David Batty G, Hunt K, Emslie C, Lewars H & Galec C (2009) Alcohol problems and all-cause mortality in men and women: Predictive capacity of a clinical screening tool in a 21-year follow-up of a large, UK-wide, general population-based survey. Journal of Psychosomatic Research, 66 (4), pp. 317-321. https://doi.org/10.1016/j.jpsychores.2008.09.021
Objective: While the relation between alcohol consumption and mortality has been well explored, little is known about the link between alcohol problems and mortality in general population-based studies, particularly among women. This was the objective of the present study.
Methods: In this prospective cohort study, 5333 non-abstaining individuals (2539 women) from the UK-wide Health and Lifestyle Survey (aged 42.9 years at study induction) completed the CAGE questionnaire of alcohol problems and participated in a medical examination in 1984/1985; they were then followed up for mortality experience until 2005.
Results: Alcohol problems at baseline were less common in women (2.4%) than in men (7.8%). A total of 21 years of follow-up gave rise to 1201 deaths. Elevated rates of mortality were evident in persons reporting symptoms of alcohol problems in comparison to those who did not. In gender-stratified analyses, alcohol problems were more strongly associated with mortality risk in women (age-adjusted hazards ratio: 2.25; 95% confidence interval: 1.22-4.12) than in men (1.49; 1.12-1.99), although this effect modification was not statistically significant (P value for interaction=0.125). Controlling for a range of covariates-including socioeconomic position, co-morbidity (somatic and psychiatric), and alcohol intake-had essentially no impact on these associations.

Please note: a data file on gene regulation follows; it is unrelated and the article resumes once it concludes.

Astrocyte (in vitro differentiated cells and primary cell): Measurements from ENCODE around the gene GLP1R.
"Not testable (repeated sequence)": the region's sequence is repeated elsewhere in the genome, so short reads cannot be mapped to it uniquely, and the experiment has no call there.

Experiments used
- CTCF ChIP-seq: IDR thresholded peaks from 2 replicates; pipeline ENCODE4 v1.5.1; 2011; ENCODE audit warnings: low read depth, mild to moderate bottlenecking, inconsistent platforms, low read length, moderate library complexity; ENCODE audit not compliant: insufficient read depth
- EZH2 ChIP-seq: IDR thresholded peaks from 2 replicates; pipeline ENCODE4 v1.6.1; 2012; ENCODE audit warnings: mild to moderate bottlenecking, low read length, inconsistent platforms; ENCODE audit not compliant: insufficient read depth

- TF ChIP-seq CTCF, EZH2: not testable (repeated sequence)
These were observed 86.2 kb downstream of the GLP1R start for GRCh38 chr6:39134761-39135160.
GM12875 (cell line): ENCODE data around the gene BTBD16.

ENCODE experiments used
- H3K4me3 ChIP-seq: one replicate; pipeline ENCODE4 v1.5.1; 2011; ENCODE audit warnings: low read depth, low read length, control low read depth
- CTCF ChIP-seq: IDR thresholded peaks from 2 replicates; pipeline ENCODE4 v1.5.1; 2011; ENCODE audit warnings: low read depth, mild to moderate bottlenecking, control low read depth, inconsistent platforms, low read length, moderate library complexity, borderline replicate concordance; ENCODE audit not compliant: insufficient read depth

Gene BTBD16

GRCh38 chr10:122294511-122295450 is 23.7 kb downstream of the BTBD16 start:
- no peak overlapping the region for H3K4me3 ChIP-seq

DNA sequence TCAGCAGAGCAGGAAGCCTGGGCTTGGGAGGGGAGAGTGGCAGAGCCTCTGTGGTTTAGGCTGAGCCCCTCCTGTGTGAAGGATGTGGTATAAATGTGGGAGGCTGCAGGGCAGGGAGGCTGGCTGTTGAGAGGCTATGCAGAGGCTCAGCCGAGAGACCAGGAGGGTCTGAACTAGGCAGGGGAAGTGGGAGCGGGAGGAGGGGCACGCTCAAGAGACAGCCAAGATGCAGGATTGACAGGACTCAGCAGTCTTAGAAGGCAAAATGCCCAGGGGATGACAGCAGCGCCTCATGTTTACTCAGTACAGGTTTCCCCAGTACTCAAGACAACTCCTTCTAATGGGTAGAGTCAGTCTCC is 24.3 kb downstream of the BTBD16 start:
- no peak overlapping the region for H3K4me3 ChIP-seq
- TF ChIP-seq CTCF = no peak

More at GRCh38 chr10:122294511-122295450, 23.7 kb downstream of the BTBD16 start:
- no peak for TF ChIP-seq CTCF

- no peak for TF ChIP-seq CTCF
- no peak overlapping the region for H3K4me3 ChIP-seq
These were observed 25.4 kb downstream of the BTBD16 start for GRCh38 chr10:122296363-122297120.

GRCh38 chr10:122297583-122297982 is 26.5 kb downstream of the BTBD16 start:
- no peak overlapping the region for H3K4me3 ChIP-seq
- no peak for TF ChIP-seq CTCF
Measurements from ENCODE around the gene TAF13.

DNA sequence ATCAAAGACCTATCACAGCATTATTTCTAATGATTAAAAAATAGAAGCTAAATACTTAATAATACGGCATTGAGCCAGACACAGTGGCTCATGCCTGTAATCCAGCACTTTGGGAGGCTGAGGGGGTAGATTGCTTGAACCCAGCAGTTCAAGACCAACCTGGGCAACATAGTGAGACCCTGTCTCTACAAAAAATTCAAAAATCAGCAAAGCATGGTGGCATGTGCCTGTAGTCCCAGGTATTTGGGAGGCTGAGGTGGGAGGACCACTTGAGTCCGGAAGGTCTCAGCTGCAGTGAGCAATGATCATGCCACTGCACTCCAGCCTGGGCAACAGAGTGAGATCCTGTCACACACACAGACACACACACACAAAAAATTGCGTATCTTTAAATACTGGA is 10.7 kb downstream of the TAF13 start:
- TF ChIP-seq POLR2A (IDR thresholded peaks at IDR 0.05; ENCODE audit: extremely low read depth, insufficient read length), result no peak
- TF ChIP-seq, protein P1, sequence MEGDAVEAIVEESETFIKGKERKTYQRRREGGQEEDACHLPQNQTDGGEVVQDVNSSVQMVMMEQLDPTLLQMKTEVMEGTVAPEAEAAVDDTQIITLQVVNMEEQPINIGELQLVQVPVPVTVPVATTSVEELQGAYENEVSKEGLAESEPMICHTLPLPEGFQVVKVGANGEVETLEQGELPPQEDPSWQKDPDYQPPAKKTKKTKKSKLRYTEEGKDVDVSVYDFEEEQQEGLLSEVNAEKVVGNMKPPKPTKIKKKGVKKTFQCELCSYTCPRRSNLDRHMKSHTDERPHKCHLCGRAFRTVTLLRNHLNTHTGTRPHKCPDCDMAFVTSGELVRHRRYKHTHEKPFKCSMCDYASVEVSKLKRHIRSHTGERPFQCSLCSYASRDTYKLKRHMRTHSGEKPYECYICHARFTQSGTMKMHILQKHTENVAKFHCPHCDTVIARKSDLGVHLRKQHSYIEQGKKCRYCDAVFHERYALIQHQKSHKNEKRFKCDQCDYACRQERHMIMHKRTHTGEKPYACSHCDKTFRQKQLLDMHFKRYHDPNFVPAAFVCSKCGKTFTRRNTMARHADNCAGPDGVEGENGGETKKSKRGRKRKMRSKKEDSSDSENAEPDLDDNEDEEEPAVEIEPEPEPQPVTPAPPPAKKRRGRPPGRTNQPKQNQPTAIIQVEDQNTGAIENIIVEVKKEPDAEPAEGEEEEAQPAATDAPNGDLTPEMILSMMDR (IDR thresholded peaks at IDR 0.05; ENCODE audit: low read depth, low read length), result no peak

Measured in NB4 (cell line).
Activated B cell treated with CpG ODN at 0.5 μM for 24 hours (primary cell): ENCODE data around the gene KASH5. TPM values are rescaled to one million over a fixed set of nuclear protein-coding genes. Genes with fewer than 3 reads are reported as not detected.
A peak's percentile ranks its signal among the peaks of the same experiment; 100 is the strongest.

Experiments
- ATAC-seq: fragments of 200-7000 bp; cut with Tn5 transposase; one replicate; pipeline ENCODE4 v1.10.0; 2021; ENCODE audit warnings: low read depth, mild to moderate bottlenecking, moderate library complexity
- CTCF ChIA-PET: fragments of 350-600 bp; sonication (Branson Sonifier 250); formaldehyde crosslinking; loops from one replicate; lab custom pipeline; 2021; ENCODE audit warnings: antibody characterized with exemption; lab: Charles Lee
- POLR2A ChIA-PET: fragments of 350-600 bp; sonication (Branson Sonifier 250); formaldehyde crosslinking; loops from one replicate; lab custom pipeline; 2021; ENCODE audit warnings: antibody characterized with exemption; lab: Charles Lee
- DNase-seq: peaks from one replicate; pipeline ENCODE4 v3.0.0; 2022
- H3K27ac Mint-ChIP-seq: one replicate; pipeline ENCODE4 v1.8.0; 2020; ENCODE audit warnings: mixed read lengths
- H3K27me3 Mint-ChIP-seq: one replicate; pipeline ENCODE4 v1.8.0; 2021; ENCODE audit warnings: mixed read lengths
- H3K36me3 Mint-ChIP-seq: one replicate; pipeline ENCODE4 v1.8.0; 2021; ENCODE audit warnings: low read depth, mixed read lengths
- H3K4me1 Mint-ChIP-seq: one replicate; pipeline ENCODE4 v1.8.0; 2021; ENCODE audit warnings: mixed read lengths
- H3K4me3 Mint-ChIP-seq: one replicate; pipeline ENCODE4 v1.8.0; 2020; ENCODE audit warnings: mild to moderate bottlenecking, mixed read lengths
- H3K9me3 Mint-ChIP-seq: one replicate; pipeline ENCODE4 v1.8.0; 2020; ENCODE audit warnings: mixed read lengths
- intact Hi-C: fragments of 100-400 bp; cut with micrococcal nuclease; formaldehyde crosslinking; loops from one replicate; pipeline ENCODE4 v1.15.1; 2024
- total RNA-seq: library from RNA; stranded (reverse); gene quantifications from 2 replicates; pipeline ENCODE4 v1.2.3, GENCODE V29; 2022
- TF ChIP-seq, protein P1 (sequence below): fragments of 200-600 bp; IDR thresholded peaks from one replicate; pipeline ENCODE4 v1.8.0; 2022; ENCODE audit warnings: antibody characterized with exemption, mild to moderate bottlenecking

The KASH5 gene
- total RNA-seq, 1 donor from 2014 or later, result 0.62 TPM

Conclusion: The CAGE questionnaire may have some utility in routine health assessments in the general population.
Alcohol problems; All-cause mortality; Predictive capacity
Journal of Psychosomatic Research: Volume 66, Issue 4